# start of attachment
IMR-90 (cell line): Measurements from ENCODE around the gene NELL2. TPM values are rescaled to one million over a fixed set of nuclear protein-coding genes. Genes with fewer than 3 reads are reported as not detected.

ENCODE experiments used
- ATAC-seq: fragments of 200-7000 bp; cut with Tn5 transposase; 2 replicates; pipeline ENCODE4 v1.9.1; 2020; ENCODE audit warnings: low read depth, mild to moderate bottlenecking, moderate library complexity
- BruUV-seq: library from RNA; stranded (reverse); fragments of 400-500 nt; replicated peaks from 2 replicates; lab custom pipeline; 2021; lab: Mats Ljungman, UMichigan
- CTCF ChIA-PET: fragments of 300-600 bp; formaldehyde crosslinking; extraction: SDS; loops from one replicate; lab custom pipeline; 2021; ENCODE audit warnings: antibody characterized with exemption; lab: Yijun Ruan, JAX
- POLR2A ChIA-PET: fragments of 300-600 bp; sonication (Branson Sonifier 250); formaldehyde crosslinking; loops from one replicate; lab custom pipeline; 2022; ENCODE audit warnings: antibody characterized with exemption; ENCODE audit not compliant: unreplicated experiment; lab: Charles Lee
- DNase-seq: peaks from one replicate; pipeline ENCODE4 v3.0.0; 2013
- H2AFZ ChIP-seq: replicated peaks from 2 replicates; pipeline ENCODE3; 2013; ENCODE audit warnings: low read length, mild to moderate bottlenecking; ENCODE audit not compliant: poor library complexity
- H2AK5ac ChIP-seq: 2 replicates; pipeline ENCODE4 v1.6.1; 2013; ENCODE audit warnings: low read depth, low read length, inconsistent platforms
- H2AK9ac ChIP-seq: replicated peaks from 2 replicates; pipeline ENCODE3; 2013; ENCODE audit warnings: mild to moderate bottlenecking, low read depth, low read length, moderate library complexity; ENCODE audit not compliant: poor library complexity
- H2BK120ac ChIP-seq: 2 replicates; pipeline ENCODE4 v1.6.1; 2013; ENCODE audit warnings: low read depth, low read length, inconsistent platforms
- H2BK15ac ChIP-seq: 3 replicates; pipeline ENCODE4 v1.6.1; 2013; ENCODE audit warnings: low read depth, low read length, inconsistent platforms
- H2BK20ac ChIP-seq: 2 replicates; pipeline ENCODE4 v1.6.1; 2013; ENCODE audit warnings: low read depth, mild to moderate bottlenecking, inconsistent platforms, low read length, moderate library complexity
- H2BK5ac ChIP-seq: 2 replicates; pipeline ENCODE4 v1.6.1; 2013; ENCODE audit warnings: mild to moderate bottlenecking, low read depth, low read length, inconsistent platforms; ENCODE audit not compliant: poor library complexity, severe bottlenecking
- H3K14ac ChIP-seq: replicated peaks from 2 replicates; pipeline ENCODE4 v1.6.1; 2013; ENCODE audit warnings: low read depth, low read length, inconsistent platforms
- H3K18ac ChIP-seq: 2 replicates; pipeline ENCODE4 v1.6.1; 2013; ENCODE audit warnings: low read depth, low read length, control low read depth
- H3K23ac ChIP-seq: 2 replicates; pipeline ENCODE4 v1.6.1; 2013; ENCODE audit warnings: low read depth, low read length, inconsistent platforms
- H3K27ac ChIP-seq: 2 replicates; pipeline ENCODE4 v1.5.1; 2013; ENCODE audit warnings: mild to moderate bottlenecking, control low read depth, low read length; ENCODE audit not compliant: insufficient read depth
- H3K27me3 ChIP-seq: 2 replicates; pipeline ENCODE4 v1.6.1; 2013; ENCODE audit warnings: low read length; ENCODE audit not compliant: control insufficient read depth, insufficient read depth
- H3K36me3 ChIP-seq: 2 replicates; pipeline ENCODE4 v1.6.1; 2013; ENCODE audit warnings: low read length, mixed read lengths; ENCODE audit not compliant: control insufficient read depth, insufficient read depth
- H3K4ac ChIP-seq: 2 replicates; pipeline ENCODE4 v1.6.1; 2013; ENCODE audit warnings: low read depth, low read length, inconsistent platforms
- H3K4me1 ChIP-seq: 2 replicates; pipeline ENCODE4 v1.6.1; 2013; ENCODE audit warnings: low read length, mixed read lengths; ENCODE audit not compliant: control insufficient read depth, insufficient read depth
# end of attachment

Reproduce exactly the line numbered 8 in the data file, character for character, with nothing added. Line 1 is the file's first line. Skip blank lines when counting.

- H2AFZ ChIP-seq: replicated peaks from 2 replicates; pipeline ENCODE3; 2013; ENCODE audit warnings: low read length, mild to moderate bottlenecking; ENCODE audit not compliant: poor library complexity